When he rejoined me I asked him smilingly, “What was that? Did the birds send you a call which I didn’t hear?” In a serious tone he replied: “The shades of evening are falling. The sun is about to set. Birds never linger when the light begins to fail. This is the time when they have the last morsel of the day before flying to their nests. When I came here I had noticed a few sparrows flying around that tree. While talking to you it suddenly occurred to me that perhaps they had not had a fill of their food & soon they would leave for home. There are no crumbs or feed for the asking on the Mall. I thought I must not let them retire hungry. Hence the slices I requested you to order. I am sure they were happy to be fed. You couldn’t hear through the thick glass, but they were chirping cheerfully.” I could see how happy he was, but I didn’t say anything. There was nothing to say. I felt so small in his presence.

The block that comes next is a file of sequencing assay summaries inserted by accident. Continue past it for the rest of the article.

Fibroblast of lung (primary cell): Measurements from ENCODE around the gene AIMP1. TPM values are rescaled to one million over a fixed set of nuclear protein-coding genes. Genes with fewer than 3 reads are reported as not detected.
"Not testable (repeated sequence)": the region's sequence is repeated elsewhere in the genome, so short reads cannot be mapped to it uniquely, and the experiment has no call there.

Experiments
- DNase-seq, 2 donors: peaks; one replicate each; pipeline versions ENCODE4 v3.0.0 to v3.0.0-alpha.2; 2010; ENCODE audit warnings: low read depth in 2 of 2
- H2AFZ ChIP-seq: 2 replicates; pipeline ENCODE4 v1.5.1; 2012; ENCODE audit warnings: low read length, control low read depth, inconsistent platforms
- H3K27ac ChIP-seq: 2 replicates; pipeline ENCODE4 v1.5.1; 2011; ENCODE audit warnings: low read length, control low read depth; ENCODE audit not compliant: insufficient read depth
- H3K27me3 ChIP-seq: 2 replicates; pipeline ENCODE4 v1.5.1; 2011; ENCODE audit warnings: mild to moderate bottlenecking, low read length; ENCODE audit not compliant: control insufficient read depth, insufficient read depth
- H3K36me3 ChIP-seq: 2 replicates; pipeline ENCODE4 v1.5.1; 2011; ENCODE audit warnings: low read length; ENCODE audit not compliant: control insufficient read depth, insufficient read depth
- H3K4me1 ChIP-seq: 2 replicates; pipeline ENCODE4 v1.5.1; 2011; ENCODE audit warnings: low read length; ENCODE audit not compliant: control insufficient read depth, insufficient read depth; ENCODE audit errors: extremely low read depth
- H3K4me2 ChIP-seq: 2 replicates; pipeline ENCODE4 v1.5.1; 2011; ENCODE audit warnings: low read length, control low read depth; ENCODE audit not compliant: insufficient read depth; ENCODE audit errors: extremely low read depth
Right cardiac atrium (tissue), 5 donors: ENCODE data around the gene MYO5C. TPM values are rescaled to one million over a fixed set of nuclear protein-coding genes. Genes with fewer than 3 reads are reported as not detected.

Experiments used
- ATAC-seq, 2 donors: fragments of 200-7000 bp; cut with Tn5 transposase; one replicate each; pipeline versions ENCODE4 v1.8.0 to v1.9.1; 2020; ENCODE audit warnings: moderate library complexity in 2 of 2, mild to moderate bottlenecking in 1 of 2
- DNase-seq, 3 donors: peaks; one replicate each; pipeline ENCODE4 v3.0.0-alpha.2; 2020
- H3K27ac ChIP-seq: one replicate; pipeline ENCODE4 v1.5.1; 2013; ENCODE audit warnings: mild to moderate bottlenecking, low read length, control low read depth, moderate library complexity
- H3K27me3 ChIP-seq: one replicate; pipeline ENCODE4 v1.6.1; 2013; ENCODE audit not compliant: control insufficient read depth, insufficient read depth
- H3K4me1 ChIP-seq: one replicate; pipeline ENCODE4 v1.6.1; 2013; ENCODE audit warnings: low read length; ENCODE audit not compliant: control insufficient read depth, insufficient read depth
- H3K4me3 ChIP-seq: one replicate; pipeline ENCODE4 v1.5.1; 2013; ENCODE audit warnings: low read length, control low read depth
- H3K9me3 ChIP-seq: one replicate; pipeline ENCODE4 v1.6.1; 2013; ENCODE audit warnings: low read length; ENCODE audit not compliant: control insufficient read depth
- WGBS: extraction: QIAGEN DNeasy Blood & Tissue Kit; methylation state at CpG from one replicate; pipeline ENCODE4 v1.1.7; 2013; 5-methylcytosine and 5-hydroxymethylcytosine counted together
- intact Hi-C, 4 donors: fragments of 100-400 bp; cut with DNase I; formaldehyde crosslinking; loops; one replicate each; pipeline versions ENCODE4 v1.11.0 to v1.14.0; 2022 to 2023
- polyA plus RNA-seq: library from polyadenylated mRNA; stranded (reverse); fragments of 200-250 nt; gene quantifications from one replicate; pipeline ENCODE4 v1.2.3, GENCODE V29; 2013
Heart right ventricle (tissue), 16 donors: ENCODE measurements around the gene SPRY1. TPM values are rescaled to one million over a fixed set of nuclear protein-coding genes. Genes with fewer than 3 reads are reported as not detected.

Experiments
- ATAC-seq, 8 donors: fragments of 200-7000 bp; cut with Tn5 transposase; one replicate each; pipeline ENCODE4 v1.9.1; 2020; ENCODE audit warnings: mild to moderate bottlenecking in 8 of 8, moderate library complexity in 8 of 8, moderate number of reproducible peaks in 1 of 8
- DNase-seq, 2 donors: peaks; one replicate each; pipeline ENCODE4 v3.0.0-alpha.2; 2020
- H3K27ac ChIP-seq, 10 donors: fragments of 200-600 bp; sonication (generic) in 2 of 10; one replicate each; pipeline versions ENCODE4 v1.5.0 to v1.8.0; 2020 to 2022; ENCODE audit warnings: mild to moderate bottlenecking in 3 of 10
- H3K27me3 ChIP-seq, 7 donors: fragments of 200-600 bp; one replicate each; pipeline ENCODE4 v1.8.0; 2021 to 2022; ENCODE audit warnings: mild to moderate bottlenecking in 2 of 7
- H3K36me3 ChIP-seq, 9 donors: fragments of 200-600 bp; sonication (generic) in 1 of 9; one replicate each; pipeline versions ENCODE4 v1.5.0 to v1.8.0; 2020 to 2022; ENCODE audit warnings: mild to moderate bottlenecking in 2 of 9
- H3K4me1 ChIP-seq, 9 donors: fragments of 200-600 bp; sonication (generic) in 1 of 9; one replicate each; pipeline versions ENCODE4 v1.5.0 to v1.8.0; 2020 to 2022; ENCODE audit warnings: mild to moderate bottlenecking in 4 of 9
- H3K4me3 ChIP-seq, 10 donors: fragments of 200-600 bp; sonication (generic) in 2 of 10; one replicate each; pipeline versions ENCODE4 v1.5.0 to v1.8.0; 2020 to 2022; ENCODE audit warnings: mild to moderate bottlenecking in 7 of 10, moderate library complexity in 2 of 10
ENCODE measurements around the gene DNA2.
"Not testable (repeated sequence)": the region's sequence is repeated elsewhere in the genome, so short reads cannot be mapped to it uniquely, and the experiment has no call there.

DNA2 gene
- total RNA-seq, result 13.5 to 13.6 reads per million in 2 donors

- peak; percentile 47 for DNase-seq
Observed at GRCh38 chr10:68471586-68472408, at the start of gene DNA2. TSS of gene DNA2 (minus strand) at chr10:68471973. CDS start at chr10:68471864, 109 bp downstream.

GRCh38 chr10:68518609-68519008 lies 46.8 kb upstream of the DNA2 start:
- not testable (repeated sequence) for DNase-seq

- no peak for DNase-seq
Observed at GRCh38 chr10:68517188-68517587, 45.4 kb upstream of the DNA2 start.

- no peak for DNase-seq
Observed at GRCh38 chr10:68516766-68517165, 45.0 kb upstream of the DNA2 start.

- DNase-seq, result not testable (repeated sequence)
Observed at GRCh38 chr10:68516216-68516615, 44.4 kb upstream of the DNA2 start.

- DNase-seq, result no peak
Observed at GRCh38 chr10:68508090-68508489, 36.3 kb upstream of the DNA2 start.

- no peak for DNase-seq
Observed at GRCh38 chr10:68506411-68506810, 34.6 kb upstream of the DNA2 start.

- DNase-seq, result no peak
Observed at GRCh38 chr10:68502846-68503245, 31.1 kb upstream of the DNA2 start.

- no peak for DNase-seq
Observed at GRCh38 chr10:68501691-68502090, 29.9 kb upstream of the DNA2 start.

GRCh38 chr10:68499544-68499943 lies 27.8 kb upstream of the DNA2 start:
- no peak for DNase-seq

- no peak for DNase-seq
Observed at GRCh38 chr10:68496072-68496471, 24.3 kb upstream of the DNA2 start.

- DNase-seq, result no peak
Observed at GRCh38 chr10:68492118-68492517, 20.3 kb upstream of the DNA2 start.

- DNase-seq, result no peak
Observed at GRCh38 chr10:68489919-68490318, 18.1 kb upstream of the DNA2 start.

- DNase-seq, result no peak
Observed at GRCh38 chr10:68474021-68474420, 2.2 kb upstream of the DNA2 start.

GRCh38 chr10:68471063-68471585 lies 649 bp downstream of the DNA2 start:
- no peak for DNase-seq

Ashiq Batalavi tells a more moving story. He was then living in a house on Temple Road a little short of the Safanwala Chowk, next to Hameed Nizami’s house. He had known Latifi since before 1947 & Latifi called at him frequently. The two had so much in common to talk about. One day Latifi arrived a little after breakfast time. “Have you had your breakfast?” asked Ashiq. “No”, replied Latifi. Ashiq doubted if Latifi had had his dinner the previous night. Therefore he asked the cook to make three parathas & an omelette for Latifi. The food was served & Latifi began to eat. After five minutes Ashiq went to his bedroom to fetch a book which he wanted to show to Latifi. It took him a few minutes to find the book, & when he returned he saw that the three parathas had disappeared. He wondered how Latifi could have polished off the entire breakfast with such speed. Poor fellow, he told himself, perhaps he had had nothing to eat for some days & had now gobbled down everything before him. While drinking tea he noticed a bulge in Latifi’s jacket pocket. Oh! I see, he thought, his family must be starving & he is taking a part of the breakfast home to feed them.